IFTJ Embraces Fordham’s Jesuit Values


Courtesy of Mariea Sekijima

Fordham has participated in the Ignatian Family Teach-In for Justice at Capitol Hill for many years.


One of the most frequent questions I receive as a student ambassador is what it means to go to a Jesuit university and how those values have shaped my experience at Fordham. I often use this time to speak about the many wonderful things Fordham has to offer—from GO! projects to Urban Plunge, these program push students to live the mission and be men and women for and with others. However, as a senior reflecting back on my time at Fordham, I found that as work, internships, coursework and extracurricular responsibilities began to pile up, I had neglected my own commitment to living the mission.

Earlier this semester, I received an email from Erin Hoffman, associate director of campus ministry, urging students to apply for the Ignatian Family Teach-in for Justice (IFTJ). Rooted in the history of the Jesuit martyrs in El Salvador, IFTJ is an annual convening of Ignatian institutions and members to learn, reflect and advocate in solidarity for particular social justice issues.

This year’s theme was “Rowing Into the Deep: Magis Meets Justice” and the advocacy priorities were immigration reform, racism and mass incarceration. In an extremely divisive time in the United States where immigrants, people of color and other minorities have been dehumanized, degraded and demonized by politicians, I felt a calling to IFTJ as both a way to take direct action on key issues and as an opportunity to ingrain myself in the intersection between Ignatian spirituality and social justice.

I joined the Fordham delegation, made up of students, faculty and Jesuit scholastics with varying backgrounds, for this three-day conference. On the first two days, we heard from Fordham’s own Fr. Bryan Massingale on race in America, Sr. Patricia Chappell on privilege and complicity and Maria Stephan on nonviolence. Individual breakout sessions offered more reflection on topics such as LGBTQ+ rights, human trafficking, the death penalty and environmental justice. During our own reflection time, it was clear that the goals of IFTJ—to empower, re-energize, inspire, challenge and support, were met.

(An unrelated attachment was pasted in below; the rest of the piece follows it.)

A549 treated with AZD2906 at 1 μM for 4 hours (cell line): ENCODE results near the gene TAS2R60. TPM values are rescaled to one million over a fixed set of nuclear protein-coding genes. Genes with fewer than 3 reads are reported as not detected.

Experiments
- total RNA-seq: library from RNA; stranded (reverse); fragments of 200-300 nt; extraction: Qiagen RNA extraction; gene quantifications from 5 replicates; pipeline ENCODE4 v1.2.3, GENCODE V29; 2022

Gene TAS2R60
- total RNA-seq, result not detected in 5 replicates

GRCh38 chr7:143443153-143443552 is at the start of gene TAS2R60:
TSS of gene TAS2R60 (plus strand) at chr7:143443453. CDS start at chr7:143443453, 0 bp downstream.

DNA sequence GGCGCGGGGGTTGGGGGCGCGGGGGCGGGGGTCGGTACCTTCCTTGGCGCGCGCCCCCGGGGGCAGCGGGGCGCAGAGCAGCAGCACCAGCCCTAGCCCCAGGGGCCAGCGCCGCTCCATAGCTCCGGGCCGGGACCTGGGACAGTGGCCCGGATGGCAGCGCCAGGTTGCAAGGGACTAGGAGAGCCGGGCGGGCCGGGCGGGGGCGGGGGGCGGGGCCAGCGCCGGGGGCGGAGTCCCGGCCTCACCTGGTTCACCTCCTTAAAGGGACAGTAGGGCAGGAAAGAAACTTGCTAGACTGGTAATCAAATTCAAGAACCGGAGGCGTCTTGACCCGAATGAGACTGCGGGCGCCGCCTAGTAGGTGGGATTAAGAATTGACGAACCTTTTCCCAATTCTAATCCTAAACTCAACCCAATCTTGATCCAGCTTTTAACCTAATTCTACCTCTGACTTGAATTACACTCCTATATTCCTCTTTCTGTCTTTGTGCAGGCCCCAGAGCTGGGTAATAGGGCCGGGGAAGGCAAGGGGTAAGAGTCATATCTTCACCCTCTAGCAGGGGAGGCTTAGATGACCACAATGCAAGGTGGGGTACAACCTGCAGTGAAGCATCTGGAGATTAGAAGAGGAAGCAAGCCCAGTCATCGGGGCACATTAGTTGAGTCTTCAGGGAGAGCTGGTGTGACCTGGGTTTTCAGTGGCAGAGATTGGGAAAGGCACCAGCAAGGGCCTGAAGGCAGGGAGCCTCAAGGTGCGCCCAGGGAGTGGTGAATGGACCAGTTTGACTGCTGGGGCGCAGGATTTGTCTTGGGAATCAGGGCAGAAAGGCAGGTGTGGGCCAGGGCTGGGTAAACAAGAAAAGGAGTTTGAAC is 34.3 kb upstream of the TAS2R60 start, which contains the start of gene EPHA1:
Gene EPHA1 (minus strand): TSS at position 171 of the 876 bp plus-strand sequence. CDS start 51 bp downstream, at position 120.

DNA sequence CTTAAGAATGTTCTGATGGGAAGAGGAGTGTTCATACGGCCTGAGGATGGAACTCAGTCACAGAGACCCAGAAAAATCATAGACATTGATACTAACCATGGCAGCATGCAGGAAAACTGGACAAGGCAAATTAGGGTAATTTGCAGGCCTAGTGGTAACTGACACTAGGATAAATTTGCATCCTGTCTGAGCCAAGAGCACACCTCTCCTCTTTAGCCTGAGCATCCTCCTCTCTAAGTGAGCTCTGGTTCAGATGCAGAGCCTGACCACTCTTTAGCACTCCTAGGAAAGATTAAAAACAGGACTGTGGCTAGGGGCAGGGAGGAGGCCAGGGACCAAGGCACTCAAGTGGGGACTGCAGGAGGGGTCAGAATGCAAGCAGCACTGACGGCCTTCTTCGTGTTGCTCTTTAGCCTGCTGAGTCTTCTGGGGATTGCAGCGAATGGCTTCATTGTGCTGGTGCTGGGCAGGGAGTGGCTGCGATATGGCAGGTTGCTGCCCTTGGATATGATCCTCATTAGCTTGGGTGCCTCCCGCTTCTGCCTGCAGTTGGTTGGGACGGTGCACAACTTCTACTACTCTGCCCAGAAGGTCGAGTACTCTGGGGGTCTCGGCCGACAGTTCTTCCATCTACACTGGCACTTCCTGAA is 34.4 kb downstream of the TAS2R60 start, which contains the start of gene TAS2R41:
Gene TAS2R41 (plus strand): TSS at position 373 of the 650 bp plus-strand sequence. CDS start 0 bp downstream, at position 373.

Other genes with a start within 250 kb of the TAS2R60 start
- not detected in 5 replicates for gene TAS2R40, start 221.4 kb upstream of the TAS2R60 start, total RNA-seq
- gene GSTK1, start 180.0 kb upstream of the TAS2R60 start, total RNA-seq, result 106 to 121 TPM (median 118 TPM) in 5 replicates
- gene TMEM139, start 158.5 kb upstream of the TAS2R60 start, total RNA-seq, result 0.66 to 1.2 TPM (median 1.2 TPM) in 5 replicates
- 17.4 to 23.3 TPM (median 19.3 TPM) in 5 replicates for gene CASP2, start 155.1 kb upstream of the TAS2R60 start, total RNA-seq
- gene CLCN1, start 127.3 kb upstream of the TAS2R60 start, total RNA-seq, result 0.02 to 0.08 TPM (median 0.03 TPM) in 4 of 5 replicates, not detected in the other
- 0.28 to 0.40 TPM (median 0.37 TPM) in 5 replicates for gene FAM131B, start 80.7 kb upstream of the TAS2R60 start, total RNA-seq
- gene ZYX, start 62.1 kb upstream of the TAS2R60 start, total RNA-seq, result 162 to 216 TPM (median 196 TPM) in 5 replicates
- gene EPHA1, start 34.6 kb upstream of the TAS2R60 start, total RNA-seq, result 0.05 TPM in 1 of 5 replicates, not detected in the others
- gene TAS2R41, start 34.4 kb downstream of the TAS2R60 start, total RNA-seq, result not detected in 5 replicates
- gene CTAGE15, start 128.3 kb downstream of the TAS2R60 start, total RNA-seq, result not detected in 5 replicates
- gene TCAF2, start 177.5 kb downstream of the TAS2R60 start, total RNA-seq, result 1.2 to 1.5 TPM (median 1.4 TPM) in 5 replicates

While the first two days of the conference were devoted to keynote and guest speakers, another important component of IFTJ is the advocacy portion. Delegates were encouraged to reach out to their respective representatives on Capitol Hill and lobby them to take specific action, such as supporting a clean 2017 Dream Act and racially-just criminal justice reform.

The Fordham delegation met with representatives of various states including Maryland, Georgia and New York. My advocacy meeting was scheduled with the Director of the Congressional Asian Pacific American Caucus (CAPAC). CAPAC, of which my representative Judy Chu is the chair, is a non-partisan and bi-cameral caucus which furthers the concerns and needs of the Asian American and Pacific Islander (AAPI) community.

For this meeting I chose to focus on immigration, an issue important to me on multiple levels as an Asian woman of color from Los Angeles. Not only am I a fourth-generation immigrant myself, I also grew up in a neighborhood in which there are a fair amount of undocumented immigrants, recently naturalized citizens and Deferred Action for Childhood Arrivals (DACA) recipients. Thus, the rhetoric that Trump has been using to describe this group of people—my friends, classmates, neighbors—has had an extremely visible impact on my community.

As CAPAC has been extremely vocal in regard to immigration reform, I used this opportunity to discuss ways in which the AAPI community can be better allies to the Hispanic community, which has been more directly targeted by the Trump administration, while also being aware of the ways in which undocumented AAPIs are also affected by the suspension of DACA.

Through listening to the keynote speakers, reflecting with the wider group, and participating in advocacy meetings, IFTJ reinvigorated the passion I have for social justice and the appreciation I have for what Fordham has taught me as a Jesuit institution. In the midst of writing a senior thesis and while balancing a full schedule, I’m grateful to be reminded of my own role in social justice, the need for direct action to pursue equity, and to continue to always pursue magis in justice.


Featured image courtesy of Mariea Sekijima.